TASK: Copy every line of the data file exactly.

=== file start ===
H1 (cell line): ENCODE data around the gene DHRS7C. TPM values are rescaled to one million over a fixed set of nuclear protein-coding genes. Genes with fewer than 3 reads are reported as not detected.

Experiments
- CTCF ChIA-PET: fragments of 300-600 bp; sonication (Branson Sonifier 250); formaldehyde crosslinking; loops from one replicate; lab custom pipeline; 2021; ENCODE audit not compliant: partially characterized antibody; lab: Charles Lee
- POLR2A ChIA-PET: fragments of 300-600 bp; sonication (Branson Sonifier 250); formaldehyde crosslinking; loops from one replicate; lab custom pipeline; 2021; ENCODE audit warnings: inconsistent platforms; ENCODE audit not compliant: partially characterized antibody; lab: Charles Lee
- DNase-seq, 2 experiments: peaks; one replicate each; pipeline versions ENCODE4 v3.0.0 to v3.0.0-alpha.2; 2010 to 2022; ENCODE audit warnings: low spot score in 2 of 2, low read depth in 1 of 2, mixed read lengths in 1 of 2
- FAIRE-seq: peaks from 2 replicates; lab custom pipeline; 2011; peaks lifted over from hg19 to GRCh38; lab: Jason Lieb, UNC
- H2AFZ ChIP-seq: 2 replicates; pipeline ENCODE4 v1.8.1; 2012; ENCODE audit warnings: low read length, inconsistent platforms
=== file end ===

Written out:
H1 (cell line): ENCODE data around the gene DHRS7C. TPM values are rescaled to one million over a fixed set of nuclear protein-coding genes. Genes with fewer than 3 reads are reported as not detected.

Experiments
- CTCF ChIA-PET: fragments of 300-600 bp; sonication (Branson Sonifier 250); formaldehyde crosslinking; loops from one replicate; lab custom pipeline; 2021; ENCODE audit not compliant: partially characterized antibody; lab: Charles Lee
- POLR2A ChIA-PET: fragments of 300-600 bp; sonication (Branson Sonifier 250); formaldehyde crosslinking; loops from one replicate; lab custom pipeline; 2021; ENCODE audit warnings: inconsistent platforms; ENCODE audit not compliant: partially characterized antibody; lab: Charles Lee
- DNase-seq, 2 experiments: peaks; one replicate each; pipeline versions ENCODE4 v3.0.0 to v3.0.0-alpha.2; 2010 to 2022; ENCODE audit warnings: low spot score in 2 of 2, low read depth in 1 of 2, mixed read lengths in 1 of 2
- FAIRE-seq: peaks from 2 replicates; lab custom pipeline; 2011; peaks lifted over from hg19 to GRCh38; lab: Jason Lieb, UNC
- H2AFZ ChIP-seq: 2 replicates; pipeline ENCODE4 v1.8.1; 2012; ENCODE audit warnings: low read length, inconsistent platforms